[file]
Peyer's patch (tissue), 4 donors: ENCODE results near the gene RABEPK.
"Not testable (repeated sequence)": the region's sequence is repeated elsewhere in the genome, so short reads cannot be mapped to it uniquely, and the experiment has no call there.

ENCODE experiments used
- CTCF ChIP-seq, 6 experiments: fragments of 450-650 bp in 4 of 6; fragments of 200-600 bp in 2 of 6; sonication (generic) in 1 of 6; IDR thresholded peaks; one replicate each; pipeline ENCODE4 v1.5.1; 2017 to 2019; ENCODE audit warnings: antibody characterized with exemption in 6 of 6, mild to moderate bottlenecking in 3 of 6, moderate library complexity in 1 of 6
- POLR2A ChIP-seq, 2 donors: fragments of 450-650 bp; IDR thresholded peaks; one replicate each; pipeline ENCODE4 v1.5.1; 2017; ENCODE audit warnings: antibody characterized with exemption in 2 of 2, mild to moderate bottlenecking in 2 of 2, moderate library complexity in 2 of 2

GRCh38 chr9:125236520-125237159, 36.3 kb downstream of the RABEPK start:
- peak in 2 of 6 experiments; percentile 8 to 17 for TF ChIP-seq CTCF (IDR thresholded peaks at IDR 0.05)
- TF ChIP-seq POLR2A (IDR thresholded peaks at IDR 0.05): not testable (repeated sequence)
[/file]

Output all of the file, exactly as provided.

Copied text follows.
Peyer's patch (tissue), 4 donors: ENCODE results near the gene RABEPK.
"Not testable (repeated sequence)": the region's sequence is repeated elsewhere in the genome, so short reads cannot be mapped to it uniquely, and the experiment has no call there.

ENCODE experiments used
- CTCF ChIP-seq, 6 experiments: fragments of 450-650 bp in 4 of 6; fragments of 200-600 bp in 2 of 6; sonication (generic) in 1 of 6; IDR thresholded peaks; one replicate each; pipeline ENCODE4 v1.5.1; 2017 to 2019; ENCODE audit warnings: antibody characterized with exemption in 6 of 6, mild to moderate bottlenecking in 3 of 6, moderate library complexity in 1 of 6
- POLR2A ChIP-seq, 2 donors: fragments of 450-650 bp; IDR thresholded peaks; one replicate each; pipeline ENCODE4 v1.5.1; 2017; ENCODE audit warnings: antibody characterized with exemption in 2 of 2, mild to moderate bottlenecking in 2 of 2, moderate library complexity in 2 of 2

GRCh38 chr9:125236520-125237159, 36.3 kb downstream of the RABEPK start:
- peak in 2 of 6 experiments; percentile 8 to 17 for TF ChIP-seq CTCF (IDR thresholded peaks at IDR 0.05)
- TF ChIP-seq POLR2A (IDR thresholded peaks at IDR 0.05): not testable (repeated sequence)